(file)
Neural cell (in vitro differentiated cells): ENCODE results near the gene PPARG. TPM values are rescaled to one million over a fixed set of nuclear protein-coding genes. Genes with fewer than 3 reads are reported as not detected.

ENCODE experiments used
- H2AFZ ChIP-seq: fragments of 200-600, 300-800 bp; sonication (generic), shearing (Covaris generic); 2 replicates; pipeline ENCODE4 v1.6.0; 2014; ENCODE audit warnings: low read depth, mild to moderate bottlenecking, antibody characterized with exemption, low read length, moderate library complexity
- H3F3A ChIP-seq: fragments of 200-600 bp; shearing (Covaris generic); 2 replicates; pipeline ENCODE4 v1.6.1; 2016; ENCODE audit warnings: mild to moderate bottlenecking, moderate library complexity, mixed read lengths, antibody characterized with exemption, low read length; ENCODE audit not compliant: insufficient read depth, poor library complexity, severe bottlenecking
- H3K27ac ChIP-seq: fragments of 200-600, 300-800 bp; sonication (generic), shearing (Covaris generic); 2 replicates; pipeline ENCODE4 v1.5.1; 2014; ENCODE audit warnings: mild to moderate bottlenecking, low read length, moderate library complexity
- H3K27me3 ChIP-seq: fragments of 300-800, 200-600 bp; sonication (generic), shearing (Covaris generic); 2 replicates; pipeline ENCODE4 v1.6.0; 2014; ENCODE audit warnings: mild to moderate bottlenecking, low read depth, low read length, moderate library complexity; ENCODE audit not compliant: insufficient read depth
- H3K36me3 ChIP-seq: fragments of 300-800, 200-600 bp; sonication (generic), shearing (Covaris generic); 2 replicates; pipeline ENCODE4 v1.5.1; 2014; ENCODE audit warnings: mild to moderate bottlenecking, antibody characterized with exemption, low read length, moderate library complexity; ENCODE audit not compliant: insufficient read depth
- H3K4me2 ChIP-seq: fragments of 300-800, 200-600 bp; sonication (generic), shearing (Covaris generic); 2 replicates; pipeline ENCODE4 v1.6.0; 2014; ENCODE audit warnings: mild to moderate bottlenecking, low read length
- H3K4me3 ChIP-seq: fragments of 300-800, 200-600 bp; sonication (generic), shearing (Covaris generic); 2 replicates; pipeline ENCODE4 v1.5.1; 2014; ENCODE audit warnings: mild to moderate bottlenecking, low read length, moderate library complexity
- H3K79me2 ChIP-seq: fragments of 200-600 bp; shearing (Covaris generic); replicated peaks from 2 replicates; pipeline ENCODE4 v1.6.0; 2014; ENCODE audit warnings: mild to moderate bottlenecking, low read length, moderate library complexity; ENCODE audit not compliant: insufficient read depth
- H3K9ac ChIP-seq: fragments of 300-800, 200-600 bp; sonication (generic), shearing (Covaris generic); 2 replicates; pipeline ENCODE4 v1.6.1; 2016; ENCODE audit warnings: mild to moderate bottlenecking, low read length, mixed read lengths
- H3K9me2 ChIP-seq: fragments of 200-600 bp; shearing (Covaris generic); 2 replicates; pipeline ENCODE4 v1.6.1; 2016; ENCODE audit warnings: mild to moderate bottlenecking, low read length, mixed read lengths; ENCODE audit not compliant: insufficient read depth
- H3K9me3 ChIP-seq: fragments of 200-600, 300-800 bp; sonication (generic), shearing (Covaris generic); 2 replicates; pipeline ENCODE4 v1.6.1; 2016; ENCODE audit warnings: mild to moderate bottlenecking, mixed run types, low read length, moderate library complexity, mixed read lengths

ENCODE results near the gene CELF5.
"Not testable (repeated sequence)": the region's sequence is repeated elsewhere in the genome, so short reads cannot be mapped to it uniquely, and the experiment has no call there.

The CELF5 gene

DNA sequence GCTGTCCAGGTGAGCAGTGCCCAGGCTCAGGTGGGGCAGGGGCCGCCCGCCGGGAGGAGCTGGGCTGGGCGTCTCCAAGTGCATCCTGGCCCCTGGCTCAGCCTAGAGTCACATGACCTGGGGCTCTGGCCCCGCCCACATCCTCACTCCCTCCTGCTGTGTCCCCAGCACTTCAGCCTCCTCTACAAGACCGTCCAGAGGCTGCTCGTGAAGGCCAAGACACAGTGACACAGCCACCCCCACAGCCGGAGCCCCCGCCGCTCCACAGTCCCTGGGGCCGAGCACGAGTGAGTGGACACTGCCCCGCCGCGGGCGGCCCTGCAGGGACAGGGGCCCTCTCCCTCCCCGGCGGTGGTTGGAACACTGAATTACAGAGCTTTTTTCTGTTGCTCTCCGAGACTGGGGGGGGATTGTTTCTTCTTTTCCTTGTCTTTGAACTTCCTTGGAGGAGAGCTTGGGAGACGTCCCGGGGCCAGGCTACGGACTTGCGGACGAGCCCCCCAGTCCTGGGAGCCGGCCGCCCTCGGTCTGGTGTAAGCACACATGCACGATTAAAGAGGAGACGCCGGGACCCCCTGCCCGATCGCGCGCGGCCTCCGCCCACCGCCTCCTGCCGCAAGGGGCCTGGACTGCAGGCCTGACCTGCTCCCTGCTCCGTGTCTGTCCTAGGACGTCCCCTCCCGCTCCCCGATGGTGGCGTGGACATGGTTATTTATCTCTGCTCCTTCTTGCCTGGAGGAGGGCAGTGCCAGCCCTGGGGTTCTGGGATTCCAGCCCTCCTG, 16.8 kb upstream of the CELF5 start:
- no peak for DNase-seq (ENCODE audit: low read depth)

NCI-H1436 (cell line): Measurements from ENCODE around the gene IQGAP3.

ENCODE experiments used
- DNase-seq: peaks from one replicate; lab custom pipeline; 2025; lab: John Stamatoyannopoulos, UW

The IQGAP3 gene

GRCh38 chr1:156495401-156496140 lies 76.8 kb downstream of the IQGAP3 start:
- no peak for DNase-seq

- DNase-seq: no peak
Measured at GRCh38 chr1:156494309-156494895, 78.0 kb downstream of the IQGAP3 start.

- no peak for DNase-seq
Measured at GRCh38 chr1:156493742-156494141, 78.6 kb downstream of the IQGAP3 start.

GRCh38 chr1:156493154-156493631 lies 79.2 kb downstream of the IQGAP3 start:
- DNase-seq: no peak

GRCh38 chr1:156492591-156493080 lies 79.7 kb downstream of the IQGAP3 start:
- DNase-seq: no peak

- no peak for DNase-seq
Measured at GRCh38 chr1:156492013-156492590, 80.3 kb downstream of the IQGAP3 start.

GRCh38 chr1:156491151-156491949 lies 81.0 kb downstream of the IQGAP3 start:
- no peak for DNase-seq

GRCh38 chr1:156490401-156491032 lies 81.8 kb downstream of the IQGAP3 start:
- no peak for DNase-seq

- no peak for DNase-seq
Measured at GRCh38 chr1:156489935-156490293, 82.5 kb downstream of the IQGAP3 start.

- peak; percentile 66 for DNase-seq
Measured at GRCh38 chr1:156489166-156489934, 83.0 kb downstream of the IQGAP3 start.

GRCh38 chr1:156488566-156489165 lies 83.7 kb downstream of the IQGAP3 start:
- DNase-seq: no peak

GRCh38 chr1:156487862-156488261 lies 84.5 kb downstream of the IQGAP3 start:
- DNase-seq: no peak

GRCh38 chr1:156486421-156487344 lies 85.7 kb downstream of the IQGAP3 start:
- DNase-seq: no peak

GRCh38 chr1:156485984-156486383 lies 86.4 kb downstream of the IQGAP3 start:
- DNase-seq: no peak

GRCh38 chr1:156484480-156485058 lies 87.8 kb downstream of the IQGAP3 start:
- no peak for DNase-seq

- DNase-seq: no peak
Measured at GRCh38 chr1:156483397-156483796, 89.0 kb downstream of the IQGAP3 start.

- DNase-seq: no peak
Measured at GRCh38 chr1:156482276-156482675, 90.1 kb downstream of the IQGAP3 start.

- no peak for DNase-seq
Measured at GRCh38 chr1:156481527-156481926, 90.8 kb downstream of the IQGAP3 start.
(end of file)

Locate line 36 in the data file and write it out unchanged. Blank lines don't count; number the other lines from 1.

- no peak for DNase-seq